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COLUMN LEFT/ RUTH ROSEN : 'Boys Will Be Boys' No Longer Cuts It : Bob Packwood shouldn't be crucified for what many men have done, but neither should his behavior be trivialized.

April 29, 1993|RUTH ROSEN | Ruth Rosen, a professor of history at UC Davis, writes regularly on political culture.

For the first time in its history, the U.S. Senate will probably try one of its members for "sexual misconduct." To be found guilty, Sen. Bob Packwood, an Oregon Republican accused of sexual harassment and assault by more than 20 women, must be found in violation of a law or of "engaging in improper conduct which may reflect upon the Senate." Will Packwood become a national scapegoat for all men's sins or, in the grand old tradition of men's clubs, will the Senate exonerate him with the unquestioned defense that, after all, boys will be boys?

For two years, a flurry of sex scandals and controversies have titillated a public baffled by changing ideas about "appropriate" private and public sexual behavior. Once considered a private matter, sexual conduct has suddenly spilled into the arena of public policy. The Clarence Thomas hearings, the William Kennedy Smith and Mike Tyson date rape trials, the Navy's Tailhook sex scandal, the "Spur Posse's" sexual athleticism in Lakewood, Calif., the gang rape of a retarded girl in Glen Ridge, N.J., new regulations at the University of Virginia that forbid faculty sexual involvement with all undergraduates and the furious debate over homosexuals in the military--have all turned into national debates over proper sexual behavior.

For two decades the sexual wars have simmered, occasionally erupting into public life. As a critical mass of women entered the labor force, feminists coined the term sexual harassment to describe unwanted sexual attention in the workplace. In the wake of the sexual revolution, they named coercive sex between acquaintances date rape. Meanwhile, gays and lesbians struggled to persuade society that sexual orientation was an individual right, not a cause for discrimination.

The "good" old days when men could abuse or harass women with impunity are fast disappearing. But a new national consensus has not yet been reached. When does sexual interest cross the line and turn into harassment? When does no really mean no? Can and should a society legislate affairs of the heart? Men are confused; they no longer know how to behave with women. Women are baffled as well. Even feminists sharply debate whether new policies should protect women or safeguard their newfound sexual freedom.

Enter the case of Bob Packwood. Nearly two dozen women have come forward to charge that the senator, over a 20-year span, engaged in various kinds of sexually assaultive behavior. Seemingly out of control, he surprised reporters or staffers by suddenly fondling or kissing them. At present the Senate Ethics Committee is investigating their charges.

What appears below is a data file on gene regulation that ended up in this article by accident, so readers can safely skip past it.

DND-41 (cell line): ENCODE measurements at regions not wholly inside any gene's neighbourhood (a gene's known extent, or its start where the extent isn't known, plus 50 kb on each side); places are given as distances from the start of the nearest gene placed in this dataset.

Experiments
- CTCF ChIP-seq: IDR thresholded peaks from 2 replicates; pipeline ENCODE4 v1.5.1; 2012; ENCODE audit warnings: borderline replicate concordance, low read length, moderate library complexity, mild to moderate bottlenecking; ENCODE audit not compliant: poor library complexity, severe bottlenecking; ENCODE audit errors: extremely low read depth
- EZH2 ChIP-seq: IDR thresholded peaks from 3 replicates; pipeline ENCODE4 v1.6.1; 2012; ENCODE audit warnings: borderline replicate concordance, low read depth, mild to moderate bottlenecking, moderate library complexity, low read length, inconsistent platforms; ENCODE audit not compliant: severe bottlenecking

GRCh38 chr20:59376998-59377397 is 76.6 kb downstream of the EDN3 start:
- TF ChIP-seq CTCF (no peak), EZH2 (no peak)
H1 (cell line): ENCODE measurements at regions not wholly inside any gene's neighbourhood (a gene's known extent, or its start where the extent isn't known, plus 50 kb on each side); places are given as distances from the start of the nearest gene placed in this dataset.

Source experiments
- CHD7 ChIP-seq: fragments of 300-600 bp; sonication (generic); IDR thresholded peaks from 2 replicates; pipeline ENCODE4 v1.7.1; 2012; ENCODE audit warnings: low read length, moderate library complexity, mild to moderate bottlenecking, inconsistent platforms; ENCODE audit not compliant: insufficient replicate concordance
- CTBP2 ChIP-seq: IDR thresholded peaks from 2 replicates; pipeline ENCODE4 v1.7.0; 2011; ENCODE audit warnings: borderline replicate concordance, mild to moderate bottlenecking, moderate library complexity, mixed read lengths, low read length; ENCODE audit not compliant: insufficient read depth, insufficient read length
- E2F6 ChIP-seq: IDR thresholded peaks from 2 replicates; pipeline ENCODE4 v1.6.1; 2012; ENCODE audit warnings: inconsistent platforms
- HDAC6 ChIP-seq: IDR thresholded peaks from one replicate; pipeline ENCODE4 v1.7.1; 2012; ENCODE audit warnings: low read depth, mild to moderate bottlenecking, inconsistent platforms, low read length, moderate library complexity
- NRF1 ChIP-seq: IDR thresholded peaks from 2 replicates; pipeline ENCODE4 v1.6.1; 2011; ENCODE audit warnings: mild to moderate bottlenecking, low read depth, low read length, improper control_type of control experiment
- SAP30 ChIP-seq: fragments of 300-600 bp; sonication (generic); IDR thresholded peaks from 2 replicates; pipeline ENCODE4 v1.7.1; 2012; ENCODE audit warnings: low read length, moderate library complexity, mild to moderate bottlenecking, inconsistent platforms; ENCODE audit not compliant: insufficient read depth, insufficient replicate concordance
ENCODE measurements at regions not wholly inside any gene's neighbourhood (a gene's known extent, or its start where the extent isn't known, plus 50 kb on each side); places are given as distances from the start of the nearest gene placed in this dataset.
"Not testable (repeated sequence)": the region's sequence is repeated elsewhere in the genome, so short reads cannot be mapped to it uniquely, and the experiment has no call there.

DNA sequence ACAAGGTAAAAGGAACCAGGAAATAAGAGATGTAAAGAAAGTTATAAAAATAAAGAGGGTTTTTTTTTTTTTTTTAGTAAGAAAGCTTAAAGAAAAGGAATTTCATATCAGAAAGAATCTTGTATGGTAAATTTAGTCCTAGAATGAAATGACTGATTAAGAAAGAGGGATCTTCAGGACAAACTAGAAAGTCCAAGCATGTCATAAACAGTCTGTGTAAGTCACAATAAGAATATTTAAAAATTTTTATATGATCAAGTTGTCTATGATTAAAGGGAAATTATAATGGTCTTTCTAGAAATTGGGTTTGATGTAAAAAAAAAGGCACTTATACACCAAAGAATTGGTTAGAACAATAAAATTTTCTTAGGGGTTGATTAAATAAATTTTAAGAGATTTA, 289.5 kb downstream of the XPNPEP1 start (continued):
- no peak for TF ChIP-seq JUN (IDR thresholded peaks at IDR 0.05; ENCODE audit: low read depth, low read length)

Initially Packwood denied the charges. (As a result, some Oregon citizens have charged that he defrauded the voters by lying about his alleged sexual misconduct). Now he no longer evades the charges or denies them. But neither does he take full responsibility for his behavior. At times he blames drinking for blurring his judgment. (Twenty years can hardly be considered a momentary lapse of judgment.) At times he apologizes for not realizing he offended women. But his behavior involved more than a breach in etiquette. As law professor Stephen Gillers recently observed, "Grabbing someone by surprise, pressing her against you, pushing your tongue into her mouth and putting your hands on her buttocks is not ambiguous conduct subject to different interpretation depending on a person's age and gender. Penal codes have names for these acts: They're called sexual assault in Washington D.C. and sexual abuse in Oregon."

We don't need Bob Packwood to be crucified for what countless other senators--and American men--have done with impunity. But neither should the Senate trivialize or exonerate his behavior. Depending on the severity of the women's testimony, his colleagues can either censure or expel him from the Senate. Let the punishment fit the crime.

At the very least, the Senate must publicly and unequivocally denounce his behavior "as improper conduct" that does indeed "reflect upon the Senate." They must also put every member of the Congress on notice that sexual abuse and assault are no longer socially acceptable behavior and that sexual misconduct will result in expulsion from public office.

Packwood, for his part, should stop waffling, take full responsibility for his behavior, and seize his 15 minutes of fame to expiate his past sins. To those young men in awe of the Spur Posse, he should explain that sexual abuse of girls and women is not only wrong, but illegal. In short, he should teach a new generation of young teen-agers that real men don't behave like boys.

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